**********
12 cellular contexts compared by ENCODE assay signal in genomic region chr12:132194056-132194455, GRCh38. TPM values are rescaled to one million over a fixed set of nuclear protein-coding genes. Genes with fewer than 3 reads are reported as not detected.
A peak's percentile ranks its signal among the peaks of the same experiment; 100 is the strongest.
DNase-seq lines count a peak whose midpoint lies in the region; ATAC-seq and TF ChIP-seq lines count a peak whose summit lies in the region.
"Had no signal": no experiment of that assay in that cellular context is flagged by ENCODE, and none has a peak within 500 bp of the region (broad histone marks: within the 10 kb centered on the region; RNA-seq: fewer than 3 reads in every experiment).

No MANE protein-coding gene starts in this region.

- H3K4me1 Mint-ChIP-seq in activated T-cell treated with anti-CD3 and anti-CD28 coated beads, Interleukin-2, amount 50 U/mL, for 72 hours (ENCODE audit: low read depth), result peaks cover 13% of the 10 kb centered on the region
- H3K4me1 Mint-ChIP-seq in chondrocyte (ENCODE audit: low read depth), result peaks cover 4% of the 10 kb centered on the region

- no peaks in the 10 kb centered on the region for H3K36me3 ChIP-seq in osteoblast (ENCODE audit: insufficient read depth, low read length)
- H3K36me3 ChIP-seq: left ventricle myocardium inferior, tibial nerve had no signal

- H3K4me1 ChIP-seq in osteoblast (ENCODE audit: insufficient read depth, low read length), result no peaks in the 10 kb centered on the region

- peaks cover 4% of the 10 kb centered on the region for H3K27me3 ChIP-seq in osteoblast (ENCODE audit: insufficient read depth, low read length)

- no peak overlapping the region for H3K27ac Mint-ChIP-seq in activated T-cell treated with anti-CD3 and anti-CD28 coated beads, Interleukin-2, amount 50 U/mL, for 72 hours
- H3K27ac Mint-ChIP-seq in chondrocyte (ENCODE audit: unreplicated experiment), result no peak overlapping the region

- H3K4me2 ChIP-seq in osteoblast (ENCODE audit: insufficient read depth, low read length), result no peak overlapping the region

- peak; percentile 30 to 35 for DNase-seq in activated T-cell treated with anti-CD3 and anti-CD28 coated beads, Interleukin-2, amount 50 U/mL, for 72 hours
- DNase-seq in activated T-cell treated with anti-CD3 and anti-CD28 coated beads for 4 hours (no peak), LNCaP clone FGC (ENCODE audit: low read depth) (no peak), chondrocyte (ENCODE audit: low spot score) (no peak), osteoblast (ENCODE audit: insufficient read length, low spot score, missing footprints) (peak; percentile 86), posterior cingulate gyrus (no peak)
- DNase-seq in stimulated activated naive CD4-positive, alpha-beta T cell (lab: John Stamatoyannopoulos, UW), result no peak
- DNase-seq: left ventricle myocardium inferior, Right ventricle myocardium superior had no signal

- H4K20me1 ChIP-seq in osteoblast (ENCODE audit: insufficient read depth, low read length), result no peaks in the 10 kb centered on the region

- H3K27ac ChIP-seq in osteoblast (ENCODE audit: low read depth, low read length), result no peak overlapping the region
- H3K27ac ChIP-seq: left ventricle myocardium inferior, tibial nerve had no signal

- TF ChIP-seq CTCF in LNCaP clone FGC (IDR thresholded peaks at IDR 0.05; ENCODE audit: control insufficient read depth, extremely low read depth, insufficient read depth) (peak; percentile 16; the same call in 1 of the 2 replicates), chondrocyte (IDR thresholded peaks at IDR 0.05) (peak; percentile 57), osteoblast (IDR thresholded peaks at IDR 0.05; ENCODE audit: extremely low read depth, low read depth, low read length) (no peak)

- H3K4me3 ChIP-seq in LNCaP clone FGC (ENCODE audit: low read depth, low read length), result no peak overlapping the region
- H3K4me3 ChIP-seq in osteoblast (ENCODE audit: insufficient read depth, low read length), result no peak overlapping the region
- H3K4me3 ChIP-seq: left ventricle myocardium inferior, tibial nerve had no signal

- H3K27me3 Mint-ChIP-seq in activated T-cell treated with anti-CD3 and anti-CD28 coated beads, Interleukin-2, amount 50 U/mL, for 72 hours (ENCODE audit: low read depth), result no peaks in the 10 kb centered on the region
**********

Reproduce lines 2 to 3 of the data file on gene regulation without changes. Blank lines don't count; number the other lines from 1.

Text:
A peak's percentile ranks its signal among the peaks of the same experiment; 100 is the strongest.
DNase-seq lines count a peak whose midpoint lies in the region; ATAC-seq and TF ChIP-seq lines count a peak whose summit lies in the region.